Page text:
Most people reading this will find the second position most comfortable, while some will claim the first position is ideal, and a few still will find the third option the best. The beauty of the fully split keyboard is that no matter which position is best for you, you can arrange your keyboard that way. Just tilt the halves to what’s most comfortable for you. A traditional keyboard gives you one option, and it’s probably not ideal. Choice is (almost) always better.

A Fully Split Keyboard Will Fit Your Desk Better

A laptop running an Xbox game

It may sound counterintuitive, but a fully split keyboard will fit your desk better. That’s because you have more choice on how to place your keyboard. And in some cases, they take up less room than other options.

You realistically have one option when it comes to your traditional rectangle keyboard. Smack dab in the middle of your desk, and everything else has to go around it. If you don’t have much desk space to work with, the keyboard may be the only thing that fits. It is what it is.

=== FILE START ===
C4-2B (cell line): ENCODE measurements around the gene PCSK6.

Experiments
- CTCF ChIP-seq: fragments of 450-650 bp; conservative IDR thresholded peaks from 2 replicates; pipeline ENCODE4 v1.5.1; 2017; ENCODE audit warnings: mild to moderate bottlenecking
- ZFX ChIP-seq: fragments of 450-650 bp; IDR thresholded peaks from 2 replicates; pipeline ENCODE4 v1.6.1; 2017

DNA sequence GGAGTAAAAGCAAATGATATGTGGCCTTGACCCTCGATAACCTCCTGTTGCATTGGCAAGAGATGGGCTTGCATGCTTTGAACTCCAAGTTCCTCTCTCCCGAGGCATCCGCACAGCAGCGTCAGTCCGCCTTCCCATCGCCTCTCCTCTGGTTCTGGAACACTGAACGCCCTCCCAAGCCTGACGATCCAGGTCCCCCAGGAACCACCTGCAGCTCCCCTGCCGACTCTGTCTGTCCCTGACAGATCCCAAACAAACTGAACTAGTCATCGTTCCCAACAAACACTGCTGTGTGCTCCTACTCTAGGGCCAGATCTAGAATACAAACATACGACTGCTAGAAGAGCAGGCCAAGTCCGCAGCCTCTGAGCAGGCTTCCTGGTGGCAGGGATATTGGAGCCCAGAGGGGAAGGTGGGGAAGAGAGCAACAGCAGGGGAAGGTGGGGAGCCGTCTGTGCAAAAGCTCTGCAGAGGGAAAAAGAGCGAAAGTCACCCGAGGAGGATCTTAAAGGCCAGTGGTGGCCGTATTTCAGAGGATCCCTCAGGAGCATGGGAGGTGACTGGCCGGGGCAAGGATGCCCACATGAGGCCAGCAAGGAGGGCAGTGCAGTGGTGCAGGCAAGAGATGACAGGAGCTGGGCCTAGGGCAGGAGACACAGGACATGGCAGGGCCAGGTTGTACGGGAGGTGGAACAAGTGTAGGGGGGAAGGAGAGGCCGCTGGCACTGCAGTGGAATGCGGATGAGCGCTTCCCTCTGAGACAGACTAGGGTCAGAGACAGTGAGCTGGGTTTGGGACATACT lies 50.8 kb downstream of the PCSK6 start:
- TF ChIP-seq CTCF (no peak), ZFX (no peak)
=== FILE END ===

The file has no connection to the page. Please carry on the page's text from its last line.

And partially split keyboards, like many ergonomic options today, are worse for that problem. Because they keep the two halves as one unit, they take up even more room than a traditional keyboard does, often both in length and width. Add in any curvature to tilt your hands, and suddenly that ergonomic keyboard is a hulking monster taking up half your desk.

But with a fully split keyboard, you can place the two halves wherever you find most convenient and comfortable. We’ve talked about shoulder-width placement, but you don’t have to go with anything exact. As long as you are spreading your hands apart, you’re better off than a traditional keyboard.